New York Legislature Seeks to Broadly Expand Personal Jurisdiction: A Sign of Things to Come in the Wake of Mallory v. Norfolk Southern Railway Co.?

August 9, 2023Article

New York legislators have put forth two bills in the State Assembly and State Senate (A7351 and S7476 respectively) which would dramatically expand personal jurisdiction over foreign defendants in the State.  The proposed legislation provides that out-of-state entities who register to be authorized to do business within the State will now automatically consent to be subject to personal jurisdiction within the State as a consequence of registration.  The proposed legislation also provides that out-of-state entities revoke this consent upon the surrender of their registration, but that is of course of way less consequence – currently foreign entities are not subject to general jurisdiction merely by registering to do business here.  See Aybar v. Aybar, 37 N.Y.3d 274 (2021).

The pathway for the proposed legislation was provided by the Supreme Court’s June 2023, decision in Mallory v. Norfolk S. Ry. Co., 600 U.S.  (2023), No. 21-1168 (6/27/2023) which analyzed an existing statute in Pennsylvania, similar to the one currently under consideration in New York.  In Mallory, the plaintiff, a Virginia resident, worked for Norfolk Southern as a freight mechanic for twenty years.  After leaving the company, Plaintiff moved to Pennsylvania before settling in Virginia.  He was eventually diagnosed with cancer which he attributed to exposure to chemicals while working for the railroad.  Norfolk Southern moved to dismiss for lack of personal jurisdiction, arguing that it was a foreign entity, incorporated and headquartered outside Pennsylvania, and that Plaintiff’s cause of action did not arise out of any contacts or relationship between Norfolk Southern and the State of Pennsylvania.  However, Norfolk Southern had registered to do business in Pennsylvania, and Pennsylvania’s business registration statute provided that by registering to do business a foreign entity expressly consented to be subject to personal jurisdiction on any claim.  The Supreme Court, reversing the Pennsylvania Supreme Court, held that the Pennsylvania statute did not violate due process and that by registering with the State and consenting to be amenable to claims in Pennsylvania, Norfolk Southern was indeed subject to the State’s jurisdiction.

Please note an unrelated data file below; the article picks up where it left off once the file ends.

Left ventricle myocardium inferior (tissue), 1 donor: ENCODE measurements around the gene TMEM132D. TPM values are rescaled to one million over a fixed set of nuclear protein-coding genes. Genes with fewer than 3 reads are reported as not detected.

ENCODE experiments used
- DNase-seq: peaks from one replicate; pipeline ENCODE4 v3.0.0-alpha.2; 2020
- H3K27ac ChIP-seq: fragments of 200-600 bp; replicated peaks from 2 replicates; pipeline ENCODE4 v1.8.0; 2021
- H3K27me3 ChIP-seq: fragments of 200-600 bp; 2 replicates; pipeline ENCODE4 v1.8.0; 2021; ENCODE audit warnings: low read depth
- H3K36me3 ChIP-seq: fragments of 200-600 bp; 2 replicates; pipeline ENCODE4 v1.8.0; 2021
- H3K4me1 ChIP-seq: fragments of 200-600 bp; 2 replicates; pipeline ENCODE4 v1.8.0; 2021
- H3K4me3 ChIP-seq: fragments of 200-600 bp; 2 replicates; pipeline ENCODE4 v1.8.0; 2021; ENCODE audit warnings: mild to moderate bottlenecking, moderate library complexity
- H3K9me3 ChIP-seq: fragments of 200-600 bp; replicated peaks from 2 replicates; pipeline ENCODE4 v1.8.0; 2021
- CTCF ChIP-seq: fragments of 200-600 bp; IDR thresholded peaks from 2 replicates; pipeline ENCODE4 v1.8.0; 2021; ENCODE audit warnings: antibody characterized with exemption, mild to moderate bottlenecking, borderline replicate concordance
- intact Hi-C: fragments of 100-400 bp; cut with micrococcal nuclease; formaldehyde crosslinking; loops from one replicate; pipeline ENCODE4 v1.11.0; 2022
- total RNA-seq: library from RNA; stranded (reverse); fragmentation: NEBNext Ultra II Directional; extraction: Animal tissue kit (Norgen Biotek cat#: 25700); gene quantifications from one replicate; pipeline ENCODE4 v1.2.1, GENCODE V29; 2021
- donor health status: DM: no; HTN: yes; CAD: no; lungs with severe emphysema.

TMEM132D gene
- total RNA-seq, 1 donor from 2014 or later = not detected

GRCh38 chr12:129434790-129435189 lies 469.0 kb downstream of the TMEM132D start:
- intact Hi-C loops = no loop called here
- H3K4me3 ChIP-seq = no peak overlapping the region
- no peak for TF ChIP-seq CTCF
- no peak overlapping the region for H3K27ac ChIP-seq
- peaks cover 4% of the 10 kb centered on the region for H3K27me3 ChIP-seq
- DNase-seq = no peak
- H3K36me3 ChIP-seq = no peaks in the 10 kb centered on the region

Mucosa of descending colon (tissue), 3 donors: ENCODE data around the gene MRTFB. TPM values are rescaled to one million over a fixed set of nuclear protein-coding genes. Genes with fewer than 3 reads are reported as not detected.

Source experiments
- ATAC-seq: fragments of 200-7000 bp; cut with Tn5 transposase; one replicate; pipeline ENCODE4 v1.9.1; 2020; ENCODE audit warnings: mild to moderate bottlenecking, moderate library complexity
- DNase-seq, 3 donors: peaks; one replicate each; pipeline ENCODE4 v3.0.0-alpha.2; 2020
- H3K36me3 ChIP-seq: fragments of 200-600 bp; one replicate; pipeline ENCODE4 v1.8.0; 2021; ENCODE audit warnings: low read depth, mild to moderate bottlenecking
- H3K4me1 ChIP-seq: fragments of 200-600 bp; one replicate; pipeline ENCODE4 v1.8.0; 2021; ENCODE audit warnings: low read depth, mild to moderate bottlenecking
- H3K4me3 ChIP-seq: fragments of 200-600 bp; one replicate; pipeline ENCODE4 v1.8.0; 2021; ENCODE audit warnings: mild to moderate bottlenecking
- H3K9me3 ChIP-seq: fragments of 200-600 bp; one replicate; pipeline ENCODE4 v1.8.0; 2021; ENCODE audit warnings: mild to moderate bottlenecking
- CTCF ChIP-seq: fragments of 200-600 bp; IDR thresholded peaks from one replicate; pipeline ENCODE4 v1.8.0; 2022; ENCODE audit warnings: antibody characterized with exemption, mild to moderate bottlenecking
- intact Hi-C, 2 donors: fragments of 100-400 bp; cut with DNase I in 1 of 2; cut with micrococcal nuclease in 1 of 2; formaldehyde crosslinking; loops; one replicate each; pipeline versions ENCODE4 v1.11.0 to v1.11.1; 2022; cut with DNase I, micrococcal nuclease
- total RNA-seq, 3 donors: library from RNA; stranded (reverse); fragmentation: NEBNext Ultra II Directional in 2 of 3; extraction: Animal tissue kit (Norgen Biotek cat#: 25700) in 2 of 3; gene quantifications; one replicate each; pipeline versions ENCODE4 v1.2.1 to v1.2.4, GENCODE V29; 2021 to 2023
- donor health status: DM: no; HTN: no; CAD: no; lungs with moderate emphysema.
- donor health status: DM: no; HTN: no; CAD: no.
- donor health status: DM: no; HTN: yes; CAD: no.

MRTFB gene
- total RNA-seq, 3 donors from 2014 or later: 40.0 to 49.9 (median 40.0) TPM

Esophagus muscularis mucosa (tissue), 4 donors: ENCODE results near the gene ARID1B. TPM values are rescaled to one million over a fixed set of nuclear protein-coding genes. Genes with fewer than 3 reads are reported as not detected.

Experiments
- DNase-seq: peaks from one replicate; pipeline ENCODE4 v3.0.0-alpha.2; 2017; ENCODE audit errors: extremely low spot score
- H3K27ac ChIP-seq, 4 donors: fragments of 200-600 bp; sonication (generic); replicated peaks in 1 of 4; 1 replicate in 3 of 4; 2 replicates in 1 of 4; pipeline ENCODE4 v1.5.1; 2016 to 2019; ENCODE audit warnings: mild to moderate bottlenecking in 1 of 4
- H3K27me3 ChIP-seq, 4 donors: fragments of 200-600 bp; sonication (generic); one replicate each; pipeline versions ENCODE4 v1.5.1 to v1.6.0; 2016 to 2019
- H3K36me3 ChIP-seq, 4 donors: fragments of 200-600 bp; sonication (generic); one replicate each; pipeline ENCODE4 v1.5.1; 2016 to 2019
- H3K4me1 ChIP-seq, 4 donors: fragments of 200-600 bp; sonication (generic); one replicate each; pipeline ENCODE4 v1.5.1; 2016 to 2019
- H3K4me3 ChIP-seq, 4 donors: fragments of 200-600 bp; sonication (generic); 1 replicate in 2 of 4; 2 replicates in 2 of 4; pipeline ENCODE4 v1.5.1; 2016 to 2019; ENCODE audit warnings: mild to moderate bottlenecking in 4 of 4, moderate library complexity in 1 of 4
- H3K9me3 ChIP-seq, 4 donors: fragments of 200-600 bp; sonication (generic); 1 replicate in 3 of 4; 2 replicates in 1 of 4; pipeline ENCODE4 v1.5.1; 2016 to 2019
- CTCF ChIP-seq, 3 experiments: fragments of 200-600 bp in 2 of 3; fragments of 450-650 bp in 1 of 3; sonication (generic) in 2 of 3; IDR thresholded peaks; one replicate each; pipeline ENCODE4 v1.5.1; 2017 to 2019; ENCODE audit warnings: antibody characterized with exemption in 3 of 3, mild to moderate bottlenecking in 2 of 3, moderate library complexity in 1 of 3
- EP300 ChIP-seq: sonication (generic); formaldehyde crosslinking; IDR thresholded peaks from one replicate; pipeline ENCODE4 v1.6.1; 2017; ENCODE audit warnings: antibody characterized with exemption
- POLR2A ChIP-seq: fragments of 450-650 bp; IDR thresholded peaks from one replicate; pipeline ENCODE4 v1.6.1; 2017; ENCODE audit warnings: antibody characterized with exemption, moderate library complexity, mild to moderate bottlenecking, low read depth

A lot could be said about Mallory.  However, for our purposes, what’s relevant is that the Supreme Court has ruled that these types of business registration statutes, which require consent to jurisdiction on any claim, do not violate due process.  Now, New York legislators have put forth legislation which will change New York’s business registration requirements to provide that businesses consent to jurisdiction in New York on all claims.  In other words, foreign entities would be subject to personal jurisdiction in New York courts merely because they are registered to do business here, even if the underlying claims against these entities have no connection to the State.  Should the proposed legislation become law, we expect a huge influx of cases against foreign entities to be filed here in New York, even for claims having nothing to do with the State.  This will undoubtably add an immense burden on an already overburdened New York court system, and the justification for the proposed legislation is not clear.  Out-of-state defendants still have a potential route of escape – forum non conveniens.  However, forum non conveniens motions are less black and white than personal jurisdiction motions; and there is definitely room for skepticism about the New York court system’s willingness to grant such motions, especially in the face of a legislature which seems bent on offering the State’s courts as a safe haven for lawsuits which otherwise have no business here. 

We anticipate that the proposed bills will eventually become law and advise that foreign businesses consider whether registration in New York is still right for them, and if so, that they are properly insured for a potential increase in New York based claims.